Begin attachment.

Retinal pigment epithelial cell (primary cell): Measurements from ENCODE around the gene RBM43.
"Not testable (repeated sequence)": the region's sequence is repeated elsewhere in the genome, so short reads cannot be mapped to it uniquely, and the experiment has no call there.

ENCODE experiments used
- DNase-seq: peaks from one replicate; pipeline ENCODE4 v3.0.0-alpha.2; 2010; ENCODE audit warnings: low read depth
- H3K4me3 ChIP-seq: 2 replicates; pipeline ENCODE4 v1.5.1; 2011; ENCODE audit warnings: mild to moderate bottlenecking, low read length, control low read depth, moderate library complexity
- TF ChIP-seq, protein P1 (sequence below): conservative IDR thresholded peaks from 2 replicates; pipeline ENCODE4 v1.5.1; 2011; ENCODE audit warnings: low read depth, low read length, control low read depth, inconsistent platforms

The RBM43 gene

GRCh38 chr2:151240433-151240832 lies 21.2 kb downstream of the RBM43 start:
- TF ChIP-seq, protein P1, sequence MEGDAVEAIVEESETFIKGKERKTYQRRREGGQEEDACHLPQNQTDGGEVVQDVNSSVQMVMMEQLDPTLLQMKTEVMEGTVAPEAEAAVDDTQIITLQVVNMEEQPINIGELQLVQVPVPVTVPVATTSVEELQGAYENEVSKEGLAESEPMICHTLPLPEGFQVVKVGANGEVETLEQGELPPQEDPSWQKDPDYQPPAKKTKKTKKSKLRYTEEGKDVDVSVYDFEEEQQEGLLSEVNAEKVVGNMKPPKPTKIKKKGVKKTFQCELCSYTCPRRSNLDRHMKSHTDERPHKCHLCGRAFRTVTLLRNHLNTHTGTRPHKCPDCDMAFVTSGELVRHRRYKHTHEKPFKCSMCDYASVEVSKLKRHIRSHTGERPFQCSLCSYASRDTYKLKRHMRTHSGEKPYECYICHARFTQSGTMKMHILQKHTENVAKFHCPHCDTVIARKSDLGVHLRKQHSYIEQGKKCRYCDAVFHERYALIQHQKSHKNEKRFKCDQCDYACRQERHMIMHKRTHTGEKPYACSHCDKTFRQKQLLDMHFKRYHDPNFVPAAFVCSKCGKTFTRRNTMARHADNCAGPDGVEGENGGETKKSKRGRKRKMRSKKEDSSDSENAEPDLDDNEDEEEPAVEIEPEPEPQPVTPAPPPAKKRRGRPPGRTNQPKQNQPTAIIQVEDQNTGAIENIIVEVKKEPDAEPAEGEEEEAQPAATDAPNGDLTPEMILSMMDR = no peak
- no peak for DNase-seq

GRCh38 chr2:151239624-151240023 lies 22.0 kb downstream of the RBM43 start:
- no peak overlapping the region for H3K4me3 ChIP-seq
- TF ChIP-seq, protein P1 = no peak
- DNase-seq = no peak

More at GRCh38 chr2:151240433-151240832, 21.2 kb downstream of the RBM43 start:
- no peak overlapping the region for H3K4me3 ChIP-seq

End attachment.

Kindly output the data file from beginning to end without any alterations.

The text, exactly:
Retinal pigment epithelial cell (primary cell): Measurements from ENCODE around the gene RBM43.
"Not testable (repeated sequence)": the region's sequence is repeated elsewhere in the genome, so short reads cannot be mapped to it uniquely, and the experiment has no call there.

ENCODE experiments used
- DNase-seq: peaks from one replicate; pipeline ENCODE4 v3.0.0-alpha.2; 2010; ENCODE audit warnings: low read depth
- H3K4me3 ChIP-seq: 2 replicates; pipeline ENCODE4 v1.5.1; 2011; ENCODE audit warnings: mild to moderate bottlenecking, low read length, control low read depth, moderate library complexity
- TF ChIP-seq, protein P1 (sequence below): conservative IDR thresholded peaks from 2 replicates; pipeline ENCODE4 v1.5.1; 2011; ENCODE audit warnings: low read depth, low read length, control low read depth, inconsistent platforms

The RBM43 gene

GRCh38 chr2:151240433-151240832 lies 21.2 kb downstream of the RBM43 start:
- TF ChIP-seq, protein P1, sequence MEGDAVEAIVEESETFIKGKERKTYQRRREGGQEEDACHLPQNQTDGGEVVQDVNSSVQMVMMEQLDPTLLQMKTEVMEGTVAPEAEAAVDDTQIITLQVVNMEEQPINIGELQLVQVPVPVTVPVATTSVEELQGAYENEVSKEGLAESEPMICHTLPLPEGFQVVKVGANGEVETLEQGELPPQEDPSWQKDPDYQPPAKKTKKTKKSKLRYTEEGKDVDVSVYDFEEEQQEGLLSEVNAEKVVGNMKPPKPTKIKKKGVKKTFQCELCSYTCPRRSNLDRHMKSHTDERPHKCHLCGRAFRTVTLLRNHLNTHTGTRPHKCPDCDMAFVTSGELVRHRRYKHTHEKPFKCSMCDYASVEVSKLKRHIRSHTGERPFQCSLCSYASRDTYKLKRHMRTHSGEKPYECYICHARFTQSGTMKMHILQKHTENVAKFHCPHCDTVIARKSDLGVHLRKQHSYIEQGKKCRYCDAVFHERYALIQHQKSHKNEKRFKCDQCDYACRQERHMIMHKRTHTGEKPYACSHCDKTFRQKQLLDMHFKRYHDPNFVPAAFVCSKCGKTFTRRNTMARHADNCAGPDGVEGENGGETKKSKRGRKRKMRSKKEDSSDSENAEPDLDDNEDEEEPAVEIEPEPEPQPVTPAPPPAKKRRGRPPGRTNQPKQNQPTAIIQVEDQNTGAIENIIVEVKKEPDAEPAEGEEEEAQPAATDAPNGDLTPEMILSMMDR = no peak
- no peak for DNase-seq

GRCh38 chr2:151239624-151240023 lies 22.0 kb downstream of the RBM43 start:
- no peak overlapping the region for H3K4me3 ChIP-seq
- TF ChIP-seq, protein P1 = no peak
- DNase-seq = no peak

More at GRCh38 chr2:151240433-151240832, 21.2 kb downstream of the RBM43 start:
- no peak overlapping the region for H3K4me3 ChIP-seq